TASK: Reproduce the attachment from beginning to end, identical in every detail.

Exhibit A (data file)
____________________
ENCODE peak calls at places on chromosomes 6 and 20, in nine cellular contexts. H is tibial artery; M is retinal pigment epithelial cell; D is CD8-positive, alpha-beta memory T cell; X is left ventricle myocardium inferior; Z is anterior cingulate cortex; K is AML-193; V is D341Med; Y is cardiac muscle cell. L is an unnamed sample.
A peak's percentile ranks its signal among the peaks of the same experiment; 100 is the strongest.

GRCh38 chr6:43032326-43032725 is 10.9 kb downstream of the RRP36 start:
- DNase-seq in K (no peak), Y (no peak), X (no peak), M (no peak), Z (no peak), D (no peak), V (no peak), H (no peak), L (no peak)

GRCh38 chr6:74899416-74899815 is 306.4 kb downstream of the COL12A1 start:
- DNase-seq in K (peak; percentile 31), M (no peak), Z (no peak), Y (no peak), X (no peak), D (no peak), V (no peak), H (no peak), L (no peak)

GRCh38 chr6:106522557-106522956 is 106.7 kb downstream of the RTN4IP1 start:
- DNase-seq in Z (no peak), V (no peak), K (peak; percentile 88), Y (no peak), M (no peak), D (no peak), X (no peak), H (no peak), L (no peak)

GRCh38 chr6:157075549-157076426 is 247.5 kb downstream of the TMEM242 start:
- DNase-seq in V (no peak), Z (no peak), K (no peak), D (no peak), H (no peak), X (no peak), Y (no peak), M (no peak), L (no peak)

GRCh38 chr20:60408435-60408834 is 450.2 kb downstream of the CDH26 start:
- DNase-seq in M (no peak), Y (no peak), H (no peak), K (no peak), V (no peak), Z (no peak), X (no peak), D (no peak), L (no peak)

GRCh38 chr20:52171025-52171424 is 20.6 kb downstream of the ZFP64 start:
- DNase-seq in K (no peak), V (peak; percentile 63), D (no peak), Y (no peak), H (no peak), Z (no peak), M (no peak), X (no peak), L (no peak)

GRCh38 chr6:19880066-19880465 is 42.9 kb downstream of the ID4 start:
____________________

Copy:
ENCODE peak calls at places on chromosomes 6 and 20, in nine cellular contexts. H is tibial artery; M is retinal pigment epithelial cell; D is CD8-positive, alpha-beta memory T cell; X is left ventricle myocardium inferior; Z is anterior cingulate cortex; K is AML-193; V is D341Med; Y is cardiac muscle cell. L is an unnamed sample.
A peak's percentile ranks its signal among the peaks of the same experiment; 100 is the strongest.

GRCh38 chr6:43032326-43032725 is 10.9 kb downstream of the RRP36 start:
- DNase-seq in K (no peak), Y (no peak), X (no peak), M (no peak), Z (no peak), D (no peak), V (no peak), H (no peak), L (no peak)

GRCh38 chr6:74899416-74899815 is 306.4 kb downstream of the COL12A1 start:
- DNase-seq in K (peak; percentile 31), M (no peak), Z (no peak), Y (no peak), X (no peak), D (no peak), V (no peak), H (no peak), L (no peak)

GRCh38 chr6:106522557-106522956 is 106.7 kb downstream of the RTN4IP1 start:
- DNase-seq in Z (no peak), V (no peak), K (peak; percentile 88), Y (no peak), M (no peak), D (no peak), X (no peak), H (no peak), L (no peak)

GRCh38 chr6:157075549-157076426 is 247.5 kb downstream of the TMEM242 start:
- DNase-seq in V (no peak), Z (no peak), K (no peak), D (no peak), H (no peak), X (no peak), Y (no peak), M (no peak), L (no peak)

GRCh38 chr20:60408435-60408834 is 450.2 kb downstream of the CDH26 start:
- DNase-seq in M (no peak), Y (no peak), H (no peak), K (no peak), V (no peak), Z (no peak), X (no peak), D (no peak), L (no peak)

GRCh38 chr20:52171025-52171424 is 20.6 kb downstream of the ZFP64 start:
- DNase-seq in K (no peak), V (peak; percentile 63), D (no peak), Y (no peak), H (no peak), Z (no peak), M (no peak), X (no peak), L (no peak)

GRCh38 chr6:19880066-19880465 is 42.9 kb downstream of the ID4 start: